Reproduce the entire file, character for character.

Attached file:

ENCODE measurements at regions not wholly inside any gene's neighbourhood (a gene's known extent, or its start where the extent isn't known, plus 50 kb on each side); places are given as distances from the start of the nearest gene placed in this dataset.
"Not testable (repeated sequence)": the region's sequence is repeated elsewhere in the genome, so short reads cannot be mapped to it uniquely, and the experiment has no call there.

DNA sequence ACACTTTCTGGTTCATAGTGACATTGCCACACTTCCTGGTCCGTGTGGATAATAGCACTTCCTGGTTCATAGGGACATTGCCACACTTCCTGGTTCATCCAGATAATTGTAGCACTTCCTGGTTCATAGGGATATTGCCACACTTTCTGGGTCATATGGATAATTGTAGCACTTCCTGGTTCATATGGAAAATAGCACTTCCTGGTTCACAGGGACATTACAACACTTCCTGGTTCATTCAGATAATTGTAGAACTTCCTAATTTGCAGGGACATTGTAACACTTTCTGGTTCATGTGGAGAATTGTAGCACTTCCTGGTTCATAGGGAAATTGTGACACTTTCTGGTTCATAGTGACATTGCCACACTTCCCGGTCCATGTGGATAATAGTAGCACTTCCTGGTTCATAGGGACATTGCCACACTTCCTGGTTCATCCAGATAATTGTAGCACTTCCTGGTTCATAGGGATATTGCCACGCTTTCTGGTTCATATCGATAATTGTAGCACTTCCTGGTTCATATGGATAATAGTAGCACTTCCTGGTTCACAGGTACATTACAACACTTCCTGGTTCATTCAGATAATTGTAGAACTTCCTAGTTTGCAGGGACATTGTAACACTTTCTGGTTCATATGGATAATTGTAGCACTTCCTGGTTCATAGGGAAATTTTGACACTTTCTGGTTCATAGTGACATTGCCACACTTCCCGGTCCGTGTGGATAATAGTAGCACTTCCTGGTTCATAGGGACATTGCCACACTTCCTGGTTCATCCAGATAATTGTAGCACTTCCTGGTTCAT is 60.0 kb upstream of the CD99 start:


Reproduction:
ENCODE measurements at regions not wholly inside any gene's neighbourhood (a gene's known extent, or its start where the extent isn't known, plus 50 kb on each side); places are given as distances from the start of the nearest gene placed in this dataset.
"Not testable (repeated sequence)": the region's sequence is repeated elsewhere in the genome, so short reads cannot be mapped to it uniquely, and the experiment has no call there.

DNA sequence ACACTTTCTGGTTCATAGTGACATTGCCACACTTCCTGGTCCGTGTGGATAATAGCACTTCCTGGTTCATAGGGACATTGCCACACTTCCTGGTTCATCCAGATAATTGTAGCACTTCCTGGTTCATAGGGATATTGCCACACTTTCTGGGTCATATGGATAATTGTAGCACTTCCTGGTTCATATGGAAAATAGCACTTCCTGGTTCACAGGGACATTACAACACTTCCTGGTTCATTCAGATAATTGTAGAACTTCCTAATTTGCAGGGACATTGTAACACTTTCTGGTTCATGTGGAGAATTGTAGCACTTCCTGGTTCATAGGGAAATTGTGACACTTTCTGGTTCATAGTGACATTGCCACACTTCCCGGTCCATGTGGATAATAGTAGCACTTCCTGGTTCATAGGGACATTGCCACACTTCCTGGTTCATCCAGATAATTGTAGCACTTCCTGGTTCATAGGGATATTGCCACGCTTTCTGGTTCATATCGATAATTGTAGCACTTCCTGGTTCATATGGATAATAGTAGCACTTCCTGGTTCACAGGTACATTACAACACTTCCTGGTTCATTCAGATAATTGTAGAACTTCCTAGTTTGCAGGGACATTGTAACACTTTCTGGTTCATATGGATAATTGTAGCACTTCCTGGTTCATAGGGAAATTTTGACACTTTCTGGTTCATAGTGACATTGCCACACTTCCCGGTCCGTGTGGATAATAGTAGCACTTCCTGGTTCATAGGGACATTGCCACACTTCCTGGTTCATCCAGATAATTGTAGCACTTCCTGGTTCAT is 60.0 kb upstream of the CD99 start: